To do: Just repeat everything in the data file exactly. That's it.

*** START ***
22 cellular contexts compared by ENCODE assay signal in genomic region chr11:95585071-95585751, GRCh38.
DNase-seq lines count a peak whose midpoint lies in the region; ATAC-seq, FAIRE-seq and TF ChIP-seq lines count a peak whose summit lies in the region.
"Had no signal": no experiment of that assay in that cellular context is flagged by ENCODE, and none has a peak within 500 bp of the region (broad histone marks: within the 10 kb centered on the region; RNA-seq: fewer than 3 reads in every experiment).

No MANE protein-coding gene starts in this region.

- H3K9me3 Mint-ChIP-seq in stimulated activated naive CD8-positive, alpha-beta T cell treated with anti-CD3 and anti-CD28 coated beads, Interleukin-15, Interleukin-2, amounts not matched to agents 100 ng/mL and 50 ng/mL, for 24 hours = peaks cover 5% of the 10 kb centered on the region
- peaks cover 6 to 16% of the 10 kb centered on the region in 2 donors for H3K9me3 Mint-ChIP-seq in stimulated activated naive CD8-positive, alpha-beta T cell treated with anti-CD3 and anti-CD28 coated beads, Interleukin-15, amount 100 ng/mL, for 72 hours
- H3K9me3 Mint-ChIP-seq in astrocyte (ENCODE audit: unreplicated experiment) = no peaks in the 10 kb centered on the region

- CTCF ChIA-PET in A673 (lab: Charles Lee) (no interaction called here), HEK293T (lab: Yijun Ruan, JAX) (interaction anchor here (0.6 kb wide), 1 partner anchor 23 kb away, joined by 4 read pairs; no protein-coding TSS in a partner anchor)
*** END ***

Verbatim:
22 cellular contexts compared by ENCODE assay signal in genomic region chr11:95585071-95585751, GRCh38.
DNase-seq lines count a peak whose midpoint lies in the region; ATAC-seq, FAIRE-seq and TF ChIP-seq lines count a peak whose summit lies in the region.
"Had no signal": no experiment of that assay in that cellular context is flagged by ENCODE, and none has a peak within 500 bp of the region (broad histone marks: within the 10 kb centered on the region; RNA-seq: fewer than 3 reads in every experiment).

No MANE protein-coding gene starts in this region.

- H3K9me3 Mint-ChIP-seq in stimulated activated naive CD8-positive, alpha-beta T cell treated with anti-CD3 and anti-CD28 coated beads, Interleukin-15, Interleukin-2, amounts not matched to agents 100 ng/mL and 50 ng/mL, for 24 hours = peaks cover 5% of the 10 kb centered on the region
- peaks cover 6 to 16% of the 10 kb centered on the region in 2 donors for H3K9me3 Mint-ChIP-seq in stimulated activated naive CD8-positive, alpha-beta T cell treated with anti-CD3 and anti-CD28 coated beads, Interleukin-15, amount 100 ng/mL, for 72 hours
- H3K9me3 Mint-ChIP-seq in astrocyte (ENCODE audit: unreplicated experiment) = no peaks in the 10 kb centered on the region

- CTCF ChIA-PET in A673 (lab: Charles Lee) (no interaction called here), HEK293T (lab: Yijun Ruan, JAX) (interaction anchor here (0.6 kb wide), 1 partner anchor 23 kb away, joined by 4 read pairs; no protein-coding TSS in a partner anchor)